The Constitutional Principle: Separation of Church and State
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Establishment, Part IV

Continued from Establishment, Part III

Researched, edited and assembled by Jim Allison

Background Commentary

"In recent discussions of religious freedom and Church-State separation in the United States attention has been so much centered constitutionally on the Bill of Rights that the importance of this Provision in the original Constitution as a bulwark of Church-State separation has been largely overlooked. As a matter of fact it was and is important in preventing religious tests for Federal office--a provision later extended to all the states. It went far in thwarting any State Church in the United States; for it would be almost impossible to establish such a Church, since no Church has more than a fifth of the population. Congress as constituted with men and women from all the denominations could never unite in selecting any one body for this privilege. This has been so evident from the time of the founding of the government that it is one reason why the First Amendment must be interpreted more broadly than merely as preventing the state establishment of religion which had already been made almost impossible."

Source of Information:
Church And State in The United States, VOLUME I, Anton Phelps Stokes, D.D., LL.D, Harper & Brothers Publishers (1950) page 527.

A look at data on religious affiliation in the eighteenth century indicates that the establishment of a national church or religion in the European style might have been next to impossible to achieve.

Denominational Percentages by Region, 1776,
Based on Number of Congregations
NEW ENGLAND (N = 1,039)
Congregationalist 63.0
Baptist 15.3
Episcopal 8.4
Presbyterian 5.5
Quaker 3.8
Other(1) 3.6
Presbyterian 24.6
Quaker 14.1
Episcopal 12.9
German Reformed 9.8
Dutch Reformed 8.9
Lutheran 8.6
Baptist 7.6
Roman Catholic 4.2
Methodist 3.8
Moravian 1.8
Congregationalist 0.3
Other(1) 3.1
Baptist 28.0
Episcopal 27.8
Presbyterian 24.9
Quaker 9.0
Lutheran 3,8
German Reformed 2.8
Methodist 1.4
Moravian 0.6
Congregationist 0.1
Roman Catholic 0.1
Other (1) 1.2
Source: See Table 2.2.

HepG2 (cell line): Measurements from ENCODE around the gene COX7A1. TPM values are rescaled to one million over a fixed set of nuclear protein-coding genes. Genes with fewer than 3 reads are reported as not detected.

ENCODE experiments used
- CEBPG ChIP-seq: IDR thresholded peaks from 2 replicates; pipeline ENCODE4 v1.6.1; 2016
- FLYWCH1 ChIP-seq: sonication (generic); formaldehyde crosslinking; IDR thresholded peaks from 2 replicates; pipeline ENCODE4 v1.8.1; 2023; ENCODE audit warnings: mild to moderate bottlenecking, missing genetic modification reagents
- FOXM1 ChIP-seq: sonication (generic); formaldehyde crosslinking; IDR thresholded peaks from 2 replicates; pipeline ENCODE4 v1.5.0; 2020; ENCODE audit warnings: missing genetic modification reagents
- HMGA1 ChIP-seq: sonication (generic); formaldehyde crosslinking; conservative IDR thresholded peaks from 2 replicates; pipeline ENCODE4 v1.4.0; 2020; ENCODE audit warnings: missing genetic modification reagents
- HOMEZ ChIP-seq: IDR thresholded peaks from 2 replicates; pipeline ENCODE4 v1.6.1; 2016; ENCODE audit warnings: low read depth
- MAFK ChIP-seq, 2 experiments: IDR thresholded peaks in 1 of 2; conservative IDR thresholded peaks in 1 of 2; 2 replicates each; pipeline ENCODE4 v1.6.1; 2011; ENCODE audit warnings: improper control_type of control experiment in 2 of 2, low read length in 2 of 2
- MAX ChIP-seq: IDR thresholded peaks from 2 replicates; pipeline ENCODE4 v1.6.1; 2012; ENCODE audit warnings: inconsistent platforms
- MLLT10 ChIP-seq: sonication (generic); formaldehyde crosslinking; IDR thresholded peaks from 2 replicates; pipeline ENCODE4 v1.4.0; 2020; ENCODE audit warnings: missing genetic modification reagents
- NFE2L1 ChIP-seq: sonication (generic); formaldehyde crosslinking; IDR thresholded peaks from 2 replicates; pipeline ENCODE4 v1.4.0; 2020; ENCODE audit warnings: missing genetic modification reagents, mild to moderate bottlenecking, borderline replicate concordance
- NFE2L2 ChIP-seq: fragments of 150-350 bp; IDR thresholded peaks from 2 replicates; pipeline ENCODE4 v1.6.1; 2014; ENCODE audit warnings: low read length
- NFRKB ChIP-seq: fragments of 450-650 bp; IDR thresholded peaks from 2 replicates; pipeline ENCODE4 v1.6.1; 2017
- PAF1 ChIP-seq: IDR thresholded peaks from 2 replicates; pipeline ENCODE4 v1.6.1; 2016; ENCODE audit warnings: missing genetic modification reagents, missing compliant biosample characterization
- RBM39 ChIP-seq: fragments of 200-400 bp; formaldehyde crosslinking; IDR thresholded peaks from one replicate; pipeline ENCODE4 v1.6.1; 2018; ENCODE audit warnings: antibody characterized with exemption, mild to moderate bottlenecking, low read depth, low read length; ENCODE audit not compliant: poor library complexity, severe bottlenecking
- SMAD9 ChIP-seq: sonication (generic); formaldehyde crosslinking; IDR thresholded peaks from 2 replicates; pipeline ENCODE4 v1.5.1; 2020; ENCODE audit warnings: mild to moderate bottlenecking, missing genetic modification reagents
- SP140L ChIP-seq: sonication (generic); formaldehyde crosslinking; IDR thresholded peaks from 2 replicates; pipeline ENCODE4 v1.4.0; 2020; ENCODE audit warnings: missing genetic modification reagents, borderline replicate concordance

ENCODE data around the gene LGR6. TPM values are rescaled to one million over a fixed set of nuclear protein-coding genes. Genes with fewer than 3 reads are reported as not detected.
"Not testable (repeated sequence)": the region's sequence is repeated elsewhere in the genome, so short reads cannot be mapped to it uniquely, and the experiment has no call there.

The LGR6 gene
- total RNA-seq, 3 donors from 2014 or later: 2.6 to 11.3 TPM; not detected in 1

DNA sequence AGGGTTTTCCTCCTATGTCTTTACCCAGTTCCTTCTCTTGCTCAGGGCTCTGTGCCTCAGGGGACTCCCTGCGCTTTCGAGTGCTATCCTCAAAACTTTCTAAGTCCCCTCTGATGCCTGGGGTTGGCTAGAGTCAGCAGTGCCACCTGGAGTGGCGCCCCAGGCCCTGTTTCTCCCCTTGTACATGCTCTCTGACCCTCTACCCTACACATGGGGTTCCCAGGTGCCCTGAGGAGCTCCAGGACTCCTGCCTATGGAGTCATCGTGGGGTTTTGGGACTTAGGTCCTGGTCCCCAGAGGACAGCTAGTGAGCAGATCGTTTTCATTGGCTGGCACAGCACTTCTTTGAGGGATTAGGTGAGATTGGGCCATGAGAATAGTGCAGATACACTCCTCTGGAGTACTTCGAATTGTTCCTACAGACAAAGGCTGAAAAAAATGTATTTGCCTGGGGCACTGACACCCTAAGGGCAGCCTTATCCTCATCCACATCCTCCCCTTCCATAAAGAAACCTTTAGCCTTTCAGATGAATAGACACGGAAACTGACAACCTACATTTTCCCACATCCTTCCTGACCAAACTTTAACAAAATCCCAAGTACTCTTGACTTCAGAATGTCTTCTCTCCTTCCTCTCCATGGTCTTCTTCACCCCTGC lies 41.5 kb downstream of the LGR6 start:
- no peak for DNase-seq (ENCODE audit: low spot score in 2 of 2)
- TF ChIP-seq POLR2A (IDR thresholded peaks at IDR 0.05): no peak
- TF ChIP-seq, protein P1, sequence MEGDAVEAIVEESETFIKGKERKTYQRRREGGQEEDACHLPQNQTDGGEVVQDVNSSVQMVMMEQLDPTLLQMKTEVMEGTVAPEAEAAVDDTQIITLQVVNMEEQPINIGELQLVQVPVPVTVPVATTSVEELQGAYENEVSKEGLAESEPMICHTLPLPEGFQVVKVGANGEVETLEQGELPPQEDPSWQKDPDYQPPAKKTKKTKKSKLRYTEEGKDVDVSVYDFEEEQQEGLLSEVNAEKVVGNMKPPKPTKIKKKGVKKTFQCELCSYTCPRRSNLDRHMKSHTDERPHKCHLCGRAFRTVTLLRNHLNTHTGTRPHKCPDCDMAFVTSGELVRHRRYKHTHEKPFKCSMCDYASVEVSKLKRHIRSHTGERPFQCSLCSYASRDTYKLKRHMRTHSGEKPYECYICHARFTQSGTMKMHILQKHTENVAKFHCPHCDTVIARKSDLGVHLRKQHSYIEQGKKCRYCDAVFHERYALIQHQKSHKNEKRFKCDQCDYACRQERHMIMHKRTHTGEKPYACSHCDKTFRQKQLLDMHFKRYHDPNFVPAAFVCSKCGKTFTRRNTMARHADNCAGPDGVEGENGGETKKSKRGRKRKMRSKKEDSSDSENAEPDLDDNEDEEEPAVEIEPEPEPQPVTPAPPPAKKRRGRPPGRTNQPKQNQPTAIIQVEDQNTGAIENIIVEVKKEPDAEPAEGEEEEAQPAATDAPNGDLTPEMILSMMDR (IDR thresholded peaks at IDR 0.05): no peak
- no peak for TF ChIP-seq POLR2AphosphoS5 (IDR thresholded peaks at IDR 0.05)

Note: Only 3,169 of Jernegan's 3,228 congregations could be located by colony.
(1) "Other" includes Separatist and Independent, Dunker, Mennonite, Huguenot, Sandemanian, and Jewish.

Percentage Congregationalist by Colony, 1776
Colony % Congregationalist
Massachusetts 71.6
Connecticut 64.2
New Hampshire 63.2
Rhode Island 17.2
Georgia 4.3
New York 1.8
South Carolina 1.2
New Jersey 0.4
Pennsylvania 0.0
Delaware 0.0
Maryland 0.0
Virginia 0.0
North Carolina 0.0
Source: See Table 2.2.

The "Source" referred to in both these tables appears in another table in The Churching of America 1776-1990. It states:

Source: The data in Table 2.2, 2.4, 2.5, and A.1 are based on a series of estimation procedures described in the text. The number of congregations is estimated from Paullin (1932) and Wers (1936, 1938, 1950, 1955); the number of members per congregation is estimated from existing denominational totals.

Please see the reference for additional information.

Source of Information:
The Churching of America 1776-1990. Winners and losers in our religions economy, by Roger Finke and Rodney Stark, Rutgers University Press, New Brunswick, New Jersey, (1994) Pages 25, 27, 29-30, 41.

Section 6. The Condition And Public Influence of The Churches During And Immediately After The Revolution

At the close of the colonial period there were something under three million persons in the thirteen colonies, of whom about one-sixth were slaves. Recent studies at the University of Chicago show somewhat over three thousand religious organizations or congregations, counting each church or chapel separately. These were divided about equally among New England, the Middle Atlantic States, and the South. The total (3,005) actually enumerated--about one thousand more than were estimated a decade ago 49--were thus distributed:
Congregationalists, mostly in New England 658
Presbyterians, largely in the middle colonies but becoming increasingly prominent in the South 543
Baptists, especially in Rhode island, the middle colonies, the Carolinas, and Virginia 498
Anglicans, mainly in the South and in the larger towns elsewhere 480
Quakers, mostly in Pennsylvania and North Carolina 298
German and Dutch Reformed, mainly in the middle colonies 251
Lutherans, largely in the middle colonies 151
Roman Catholics, mainly in the large Eastern towns and in Maryland 50
Miscellaneous minor groups
Congregationalist (Their power was only found in New England)21.13%
Presbyterian 18.33%
Baptist 16.96%
Episcopal 16.36%
Quaker 8.96%
All others 18.26%

Church And State in The United States, Vol. I Anson Phelps Stokes, D.D., LL.D Harper & Brothers, New York, (1950) page 273

This examination of the meaning of Establishment is continued in Establishment, Part V

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